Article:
Sunday floods raged through the center of a Maryland township that had been hit by floods almost two years ago, causing residents to seek refuge in the upper floors and send out authorities, officials said.
The community, Ellicott City, about 15 miles west of Baltimore, witnessed a six-meter-high flood in some places, according to witnesses. Injuries were not reported immediately and no deaths were reported.
"We are not aware of anyone who has lost his life or someone missing," said Allan Kittleman, County Executive of Howard County
Howard The District Fire Department and Rescue Service said on Twitter that lifeguards would be called and that rapid-fire units would come from areas as far away as Northern Virginia. "If you're trapped, we'll come," it said.
Photos and video from Downtown showed a white flag with "SOS" on it, a window, hanging heap of rubble and at least one car mauled in the floods. Max Robinson, who lives on the main street in the community, said on Twitter that the water was over six feet high in some places.
A local company, Tea on the Tiber, wrote on Facebook that 30 people are trapped. "Send help," it said. Rescuers later confirmed on Twitter that everyone had safely evacuated the building.
Mark Miller, a spokesman for the county, said the episode surpassed the July 2016 flood, in which two people died after more than two hours fell six inches of rain.
This flood rips sidewalks, guts many of the city's picturesque shops and transports vehicles, some of them depositing blocks.
Sally Fox Tennant, owner of Discoveries, a craft and jewelry store on Main Street, said she felt "completely deaf" and in shock.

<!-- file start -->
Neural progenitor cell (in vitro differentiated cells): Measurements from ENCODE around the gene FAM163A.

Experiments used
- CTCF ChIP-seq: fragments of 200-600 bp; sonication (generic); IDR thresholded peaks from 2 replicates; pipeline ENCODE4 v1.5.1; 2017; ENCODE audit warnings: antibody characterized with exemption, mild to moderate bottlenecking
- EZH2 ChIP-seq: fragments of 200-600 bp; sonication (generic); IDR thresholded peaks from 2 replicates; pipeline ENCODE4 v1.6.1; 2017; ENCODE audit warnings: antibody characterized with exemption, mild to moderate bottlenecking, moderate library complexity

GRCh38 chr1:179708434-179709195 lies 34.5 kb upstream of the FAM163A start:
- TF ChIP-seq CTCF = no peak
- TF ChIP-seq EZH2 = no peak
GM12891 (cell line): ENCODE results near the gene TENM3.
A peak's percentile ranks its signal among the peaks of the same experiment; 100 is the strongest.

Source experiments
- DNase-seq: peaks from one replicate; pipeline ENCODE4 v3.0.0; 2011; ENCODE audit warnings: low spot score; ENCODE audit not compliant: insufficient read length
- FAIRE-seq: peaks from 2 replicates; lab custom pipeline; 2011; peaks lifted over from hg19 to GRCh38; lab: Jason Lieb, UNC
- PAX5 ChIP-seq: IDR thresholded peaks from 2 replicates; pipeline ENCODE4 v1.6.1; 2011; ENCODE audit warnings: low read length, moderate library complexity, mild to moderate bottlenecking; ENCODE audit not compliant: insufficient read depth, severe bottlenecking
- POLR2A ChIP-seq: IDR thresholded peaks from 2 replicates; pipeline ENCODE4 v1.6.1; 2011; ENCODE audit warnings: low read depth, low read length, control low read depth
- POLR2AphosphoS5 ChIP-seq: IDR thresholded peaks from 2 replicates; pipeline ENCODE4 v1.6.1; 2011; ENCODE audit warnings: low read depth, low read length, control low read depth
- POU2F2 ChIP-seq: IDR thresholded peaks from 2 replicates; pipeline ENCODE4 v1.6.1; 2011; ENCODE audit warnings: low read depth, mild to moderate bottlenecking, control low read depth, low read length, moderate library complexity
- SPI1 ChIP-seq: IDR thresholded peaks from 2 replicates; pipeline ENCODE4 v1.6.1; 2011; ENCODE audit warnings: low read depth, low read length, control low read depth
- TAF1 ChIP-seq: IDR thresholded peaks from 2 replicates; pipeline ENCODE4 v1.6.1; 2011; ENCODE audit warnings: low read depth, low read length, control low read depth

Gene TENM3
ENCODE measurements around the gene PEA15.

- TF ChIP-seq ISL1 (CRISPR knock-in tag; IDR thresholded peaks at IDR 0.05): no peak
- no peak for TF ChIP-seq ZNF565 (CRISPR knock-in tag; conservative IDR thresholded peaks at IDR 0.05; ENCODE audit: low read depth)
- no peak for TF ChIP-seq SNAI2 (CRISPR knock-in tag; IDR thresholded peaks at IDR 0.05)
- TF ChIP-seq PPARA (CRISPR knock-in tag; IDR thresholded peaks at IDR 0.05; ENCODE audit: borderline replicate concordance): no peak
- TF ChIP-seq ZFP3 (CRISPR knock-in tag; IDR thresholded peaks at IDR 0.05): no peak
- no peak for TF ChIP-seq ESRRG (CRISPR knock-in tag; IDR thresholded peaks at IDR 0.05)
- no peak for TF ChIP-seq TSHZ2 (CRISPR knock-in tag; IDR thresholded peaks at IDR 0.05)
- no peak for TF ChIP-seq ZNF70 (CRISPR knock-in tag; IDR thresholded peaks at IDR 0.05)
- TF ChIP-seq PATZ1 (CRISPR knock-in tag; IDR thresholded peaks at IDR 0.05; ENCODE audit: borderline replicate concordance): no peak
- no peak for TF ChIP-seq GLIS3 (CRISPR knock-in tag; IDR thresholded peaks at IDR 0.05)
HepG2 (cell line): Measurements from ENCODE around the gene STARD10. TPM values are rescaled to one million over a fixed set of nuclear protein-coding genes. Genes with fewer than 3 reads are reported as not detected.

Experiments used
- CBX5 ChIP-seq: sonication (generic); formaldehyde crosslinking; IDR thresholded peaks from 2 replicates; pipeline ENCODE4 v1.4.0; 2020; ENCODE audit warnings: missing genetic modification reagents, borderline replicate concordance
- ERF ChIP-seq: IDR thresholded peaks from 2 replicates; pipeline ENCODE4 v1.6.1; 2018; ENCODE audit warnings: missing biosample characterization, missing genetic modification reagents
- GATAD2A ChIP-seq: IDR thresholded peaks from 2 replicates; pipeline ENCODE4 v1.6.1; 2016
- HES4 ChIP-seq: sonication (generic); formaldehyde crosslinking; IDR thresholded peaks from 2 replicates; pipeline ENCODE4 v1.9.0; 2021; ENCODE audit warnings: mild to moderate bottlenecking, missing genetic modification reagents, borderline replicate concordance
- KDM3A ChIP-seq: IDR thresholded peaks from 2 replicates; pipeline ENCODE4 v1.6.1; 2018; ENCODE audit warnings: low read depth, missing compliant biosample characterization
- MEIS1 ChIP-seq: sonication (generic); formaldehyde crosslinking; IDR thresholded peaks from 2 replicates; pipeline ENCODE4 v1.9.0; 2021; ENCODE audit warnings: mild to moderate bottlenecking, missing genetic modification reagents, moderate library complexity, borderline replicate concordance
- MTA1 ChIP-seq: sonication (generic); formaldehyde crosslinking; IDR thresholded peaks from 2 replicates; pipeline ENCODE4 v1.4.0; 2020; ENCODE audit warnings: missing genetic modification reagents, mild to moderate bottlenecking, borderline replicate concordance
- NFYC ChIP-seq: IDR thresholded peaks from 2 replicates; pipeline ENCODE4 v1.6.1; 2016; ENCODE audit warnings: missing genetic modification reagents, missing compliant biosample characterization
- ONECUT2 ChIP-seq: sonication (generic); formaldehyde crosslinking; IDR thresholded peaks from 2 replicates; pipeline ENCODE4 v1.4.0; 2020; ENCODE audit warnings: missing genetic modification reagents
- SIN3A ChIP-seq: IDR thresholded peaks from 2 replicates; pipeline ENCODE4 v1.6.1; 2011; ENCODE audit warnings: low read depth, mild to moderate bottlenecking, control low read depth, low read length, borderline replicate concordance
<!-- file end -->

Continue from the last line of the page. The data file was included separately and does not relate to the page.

"I put sandbags in front of the shop door and watched the road rushing forward, thinking, Wow, I do not think those road works will continue."
Ms. Tennant, who lives in an apartment above her shop, has left her cat behind and has fled to another shop across the street when her cellar began to flood. With rising waters, she said, she climbed through a window on the third floor of the shop and sought refuge in a strange house. She was later transported to Howard County Police Headquarters.
She tried to call loved ones who use her water-saturated mobile phone.
"I have owned this business for 38 years," she said. "During the flood two years ago, I lost almost everything, this time it looks so much worse, I think my shop is completely gone, I just do not think I can start all over again."
Mr. Miller, who lives three miles from Ellicott City, said he has six inches of water in his basement, something that has not happened in the more than 25 years he lived in the house.
"We had a very, very heavy body. The cell moved over us, and it just dumped and did not let up," he said.
Ellicott City was founded in 1772 as a mill town and has been used to tourists for decades with its historic charm and antique shops. Its location in the Patapsco River Valley and its location on a granite rock make it prone to flooding "with terrific force," Miller said.